San Francisco Gun Control Law Upheld By U.S. Supreme Court

A San Francisco gun control law was upheld by the U.S. Supreme Court on Monday. The justices rejected a Second Amendment challenge by gun rights advocates. The activists were fighting a San Francisco gun regulation that mandates gun owners keep their firearms disabled or locked away while stored in their own homes. The San Francisco gun control regulation was approved in 2007.

The San Francisco gun law infringes on the Second Amendment and limits the ability of residents to defend themselves, gun rights activists maintain. An armed intruder is not likely to wait while a gun owner unlocks his or her gun. The court declined a request to hear an appeal filed by the National Rifle Association (NRA) and gun owners in the Jackson v. San Francisco, U.S. Supreme Court, No. 14-704 case. The refusal left intact a March, 2014, ruling by the San Francisco-based 9th U.S. Circuit Court of Appeals that upheld the gun control law.

Two of the nine-justice court’s conservative justices, Clarence Thomas and Antonin Scalia, reportedly said they would have taken the Second Amendment rights case. Justice Thomas said in a brief that the U.S. Supreme Court has detailed an approach to be used when dealing with right to bear arms cases to lower court. Thomas added that he feels that San Francisco has “failed to protect it [Second Amendment] in this case.”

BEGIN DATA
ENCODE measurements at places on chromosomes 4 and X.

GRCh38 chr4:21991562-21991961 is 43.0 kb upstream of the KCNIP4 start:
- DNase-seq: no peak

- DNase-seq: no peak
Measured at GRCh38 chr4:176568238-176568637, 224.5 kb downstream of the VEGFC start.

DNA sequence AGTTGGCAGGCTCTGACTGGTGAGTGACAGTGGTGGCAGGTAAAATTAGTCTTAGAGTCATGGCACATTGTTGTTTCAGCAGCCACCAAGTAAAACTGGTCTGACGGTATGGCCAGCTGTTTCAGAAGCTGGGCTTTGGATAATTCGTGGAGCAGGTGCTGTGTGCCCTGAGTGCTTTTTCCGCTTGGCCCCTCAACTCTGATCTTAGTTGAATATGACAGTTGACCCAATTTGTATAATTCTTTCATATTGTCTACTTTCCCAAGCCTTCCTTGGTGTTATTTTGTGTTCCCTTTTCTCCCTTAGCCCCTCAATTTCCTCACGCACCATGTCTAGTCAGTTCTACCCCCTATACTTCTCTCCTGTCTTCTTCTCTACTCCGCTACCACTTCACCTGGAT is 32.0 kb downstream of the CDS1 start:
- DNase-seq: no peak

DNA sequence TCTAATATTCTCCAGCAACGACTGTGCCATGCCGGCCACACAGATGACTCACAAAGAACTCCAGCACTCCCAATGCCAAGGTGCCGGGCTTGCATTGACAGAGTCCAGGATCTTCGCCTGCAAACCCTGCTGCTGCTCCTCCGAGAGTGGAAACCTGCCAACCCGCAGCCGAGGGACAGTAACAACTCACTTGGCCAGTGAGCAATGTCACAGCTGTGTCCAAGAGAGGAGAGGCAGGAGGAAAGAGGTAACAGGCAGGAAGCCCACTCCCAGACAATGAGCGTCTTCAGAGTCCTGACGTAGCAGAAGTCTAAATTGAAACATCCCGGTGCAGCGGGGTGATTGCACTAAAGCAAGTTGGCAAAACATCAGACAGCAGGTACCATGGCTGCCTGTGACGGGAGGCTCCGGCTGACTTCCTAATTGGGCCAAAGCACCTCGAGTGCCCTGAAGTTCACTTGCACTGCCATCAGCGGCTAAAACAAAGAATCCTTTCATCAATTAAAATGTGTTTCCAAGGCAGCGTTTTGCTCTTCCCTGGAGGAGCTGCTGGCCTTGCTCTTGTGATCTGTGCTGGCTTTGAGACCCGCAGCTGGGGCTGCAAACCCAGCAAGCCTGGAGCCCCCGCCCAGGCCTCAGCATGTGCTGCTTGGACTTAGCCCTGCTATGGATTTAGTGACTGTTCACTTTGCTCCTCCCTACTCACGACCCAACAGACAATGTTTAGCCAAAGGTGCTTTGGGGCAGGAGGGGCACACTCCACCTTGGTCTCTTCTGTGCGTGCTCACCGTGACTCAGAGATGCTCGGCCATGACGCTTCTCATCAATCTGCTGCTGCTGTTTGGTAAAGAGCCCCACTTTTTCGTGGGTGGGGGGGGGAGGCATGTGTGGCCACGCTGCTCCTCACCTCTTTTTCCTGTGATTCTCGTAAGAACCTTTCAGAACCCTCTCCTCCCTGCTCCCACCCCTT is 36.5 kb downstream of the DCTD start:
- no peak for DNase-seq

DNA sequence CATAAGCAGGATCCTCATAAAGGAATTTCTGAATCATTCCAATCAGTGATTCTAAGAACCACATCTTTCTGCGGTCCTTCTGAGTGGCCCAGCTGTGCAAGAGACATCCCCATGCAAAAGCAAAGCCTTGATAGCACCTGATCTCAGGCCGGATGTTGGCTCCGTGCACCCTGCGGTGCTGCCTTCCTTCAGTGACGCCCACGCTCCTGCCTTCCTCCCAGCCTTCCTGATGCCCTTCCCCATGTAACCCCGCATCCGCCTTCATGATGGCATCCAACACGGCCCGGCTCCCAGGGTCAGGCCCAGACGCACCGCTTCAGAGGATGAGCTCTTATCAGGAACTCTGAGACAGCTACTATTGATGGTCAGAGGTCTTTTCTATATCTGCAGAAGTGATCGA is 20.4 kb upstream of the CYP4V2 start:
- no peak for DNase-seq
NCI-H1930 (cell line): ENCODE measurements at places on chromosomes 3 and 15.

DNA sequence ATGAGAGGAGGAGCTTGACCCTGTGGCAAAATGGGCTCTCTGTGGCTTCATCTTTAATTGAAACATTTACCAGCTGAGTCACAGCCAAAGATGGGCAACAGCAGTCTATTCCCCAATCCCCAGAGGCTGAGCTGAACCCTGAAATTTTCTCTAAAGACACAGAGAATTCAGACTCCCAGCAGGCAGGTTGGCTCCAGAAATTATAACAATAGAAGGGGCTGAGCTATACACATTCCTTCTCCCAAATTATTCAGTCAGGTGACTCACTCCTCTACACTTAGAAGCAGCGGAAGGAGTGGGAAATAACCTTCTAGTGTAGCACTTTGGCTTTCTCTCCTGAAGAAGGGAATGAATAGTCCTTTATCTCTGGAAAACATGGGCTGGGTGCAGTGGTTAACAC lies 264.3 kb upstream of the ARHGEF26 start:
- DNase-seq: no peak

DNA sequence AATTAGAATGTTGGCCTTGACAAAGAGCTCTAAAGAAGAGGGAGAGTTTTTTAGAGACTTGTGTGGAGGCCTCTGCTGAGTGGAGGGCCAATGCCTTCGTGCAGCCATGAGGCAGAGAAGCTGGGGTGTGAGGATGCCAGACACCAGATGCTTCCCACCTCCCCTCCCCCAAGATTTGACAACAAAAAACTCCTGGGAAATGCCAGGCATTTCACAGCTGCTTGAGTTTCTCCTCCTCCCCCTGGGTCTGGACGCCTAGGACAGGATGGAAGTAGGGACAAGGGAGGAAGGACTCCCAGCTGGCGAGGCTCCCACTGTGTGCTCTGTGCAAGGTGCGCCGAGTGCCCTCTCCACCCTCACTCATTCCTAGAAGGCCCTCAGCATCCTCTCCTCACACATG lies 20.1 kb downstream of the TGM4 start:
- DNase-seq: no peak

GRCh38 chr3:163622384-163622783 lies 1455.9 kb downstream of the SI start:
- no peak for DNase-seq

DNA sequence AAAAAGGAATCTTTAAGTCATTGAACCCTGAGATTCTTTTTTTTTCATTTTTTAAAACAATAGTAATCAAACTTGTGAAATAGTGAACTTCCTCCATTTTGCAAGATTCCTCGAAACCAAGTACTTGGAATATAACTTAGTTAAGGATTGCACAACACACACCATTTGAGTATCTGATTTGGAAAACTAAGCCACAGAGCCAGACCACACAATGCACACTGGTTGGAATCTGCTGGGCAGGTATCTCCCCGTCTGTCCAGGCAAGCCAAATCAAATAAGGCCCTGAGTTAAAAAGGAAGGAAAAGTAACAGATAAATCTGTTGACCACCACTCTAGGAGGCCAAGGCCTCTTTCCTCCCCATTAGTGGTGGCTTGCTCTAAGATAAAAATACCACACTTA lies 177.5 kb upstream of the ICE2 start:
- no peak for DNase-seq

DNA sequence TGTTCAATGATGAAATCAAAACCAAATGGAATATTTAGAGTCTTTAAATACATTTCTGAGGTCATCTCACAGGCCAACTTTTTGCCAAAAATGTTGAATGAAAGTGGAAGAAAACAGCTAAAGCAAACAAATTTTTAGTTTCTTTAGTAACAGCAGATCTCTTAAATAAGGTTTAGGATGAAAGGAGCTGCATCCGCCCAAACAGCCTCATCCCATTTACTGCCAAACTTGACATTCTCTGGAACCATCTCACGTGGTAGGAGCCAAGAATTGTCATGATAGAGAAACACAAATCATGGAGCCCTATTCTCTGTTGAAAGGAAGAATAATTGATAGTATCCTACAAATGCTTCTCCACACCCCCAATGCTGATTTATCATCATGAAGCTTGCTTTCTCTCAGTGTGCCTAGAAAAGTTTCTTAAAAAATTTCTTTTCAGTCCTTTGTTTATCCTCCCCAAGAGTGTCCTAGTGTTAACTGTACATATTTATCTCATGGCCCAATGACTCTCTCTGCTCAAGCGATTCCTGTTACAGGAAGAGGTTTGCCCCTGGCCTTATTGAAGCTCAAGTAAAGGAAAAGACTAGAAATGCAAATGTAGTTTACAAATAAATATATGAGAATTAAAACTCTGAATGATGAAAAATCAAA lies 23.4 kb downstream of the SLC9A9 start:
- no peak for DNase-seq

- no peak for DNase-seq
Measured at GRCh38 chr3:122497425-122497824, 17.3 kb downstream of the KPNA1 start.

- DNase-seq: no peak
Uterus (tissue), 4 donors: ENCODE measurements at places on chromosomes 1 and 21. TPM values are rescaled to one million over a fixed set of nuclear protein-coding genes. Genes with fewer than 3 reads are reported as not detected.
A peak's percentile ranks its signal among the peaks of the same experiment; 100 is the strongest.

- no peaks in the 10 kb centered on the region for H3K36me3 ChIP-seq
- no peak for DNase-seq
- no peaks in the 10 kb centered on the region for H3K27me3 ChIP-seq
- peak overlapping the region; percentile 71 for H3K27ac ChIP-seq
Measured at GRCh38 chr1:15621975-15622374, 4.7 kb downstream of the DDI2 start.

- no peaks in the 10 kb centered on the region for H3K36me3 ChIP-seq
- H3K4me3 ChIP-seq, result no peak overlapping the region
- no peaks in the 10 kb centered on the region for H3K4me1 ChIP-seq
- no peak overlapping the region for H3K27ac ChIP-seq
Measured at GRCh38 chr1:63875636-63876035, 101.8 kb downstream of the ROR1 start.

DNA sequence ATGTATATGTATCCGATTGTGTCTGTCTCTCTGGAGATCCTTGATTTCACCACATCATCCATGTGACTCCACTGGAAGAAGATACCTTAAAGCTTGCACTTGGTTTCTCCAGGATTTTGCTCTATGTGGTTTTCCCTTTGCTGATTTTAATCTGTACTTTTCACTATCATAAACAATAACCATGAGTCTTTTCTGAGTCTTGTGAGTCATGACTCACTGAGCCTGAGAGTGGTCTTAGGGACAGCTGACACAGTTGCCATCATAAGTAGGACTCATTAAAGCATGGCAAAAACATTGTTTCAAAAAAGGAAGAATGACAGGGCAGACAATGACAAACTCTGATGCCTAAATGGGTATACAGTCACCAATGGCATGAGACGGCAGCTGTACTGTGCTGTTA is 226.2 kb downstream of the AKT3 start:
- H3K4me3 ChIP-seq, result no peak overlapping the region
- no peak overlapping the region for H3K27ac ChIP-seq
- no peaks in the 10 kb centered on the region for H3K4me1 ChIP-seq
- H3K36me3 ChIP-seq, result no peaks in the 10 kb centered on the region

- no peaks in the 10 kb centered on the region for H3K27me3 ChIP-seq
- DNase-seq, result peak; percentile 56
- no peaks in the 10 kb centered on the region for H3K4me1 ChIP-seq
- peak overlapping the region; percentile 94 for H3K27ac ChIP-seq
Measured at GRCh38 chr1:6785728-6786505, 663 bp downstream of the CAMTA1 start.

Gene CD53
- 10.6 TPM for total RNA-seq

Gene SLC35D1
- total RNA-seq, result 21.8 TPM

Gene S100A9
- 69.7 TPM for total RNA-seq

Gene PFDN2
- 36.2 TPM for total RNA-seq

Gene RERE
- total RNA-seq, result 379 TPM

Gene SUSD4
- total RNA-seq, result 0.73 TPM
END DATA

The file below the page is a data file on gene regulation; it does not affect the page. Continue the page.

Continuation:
Gun owners won an injunction which would have stopped what they strongly feel is an infringement upon the Second Amendment from being enacted, in 2012. The same appeals court also recently upheld a ban on hollow-point ammunition. Such ammo is designed to fragment, or expand, upon impact.

The U.S. Supreme Court has not agreed to hear a “major gun case” since 2010. One of the most recent Second Amendment cases heard by the high court was the District of Columbia v. Heller case in 2008. The ruling “clarified” the text of the Second Amendment in the Constitution and stated that individual Americans do indeed have the right to bear arms, and such rights are not limited to state militias. The justices struck down a Washington, D.C. regulation that also required trigger-locks on guns inside the home. In 2010, during the McDonald v. City of Chicago case, the court held that the earlier ruling applied to the states.

The U.S. Court of Appeals for the 9th Circuit ruled that the San Francisco gun regulation “did not pose an undue burden on Second Amendment rights.”

Joined by Justice Antonin Scalia, Thomas said there is “no question” San Francisco’s law burdens that right.

“We warned in Heller that ‘a constitutional guarantee subject to future judges’ assessments of its usefulness is no constitutional guarantee at all’… The Court of Appeals in this case recognized that San Francisco’s law burdened the core component of the Second Amendment guarantee, yet upheld the law.”

Do you think the San Francisco gun regulation infringes upon the Second Amendment?

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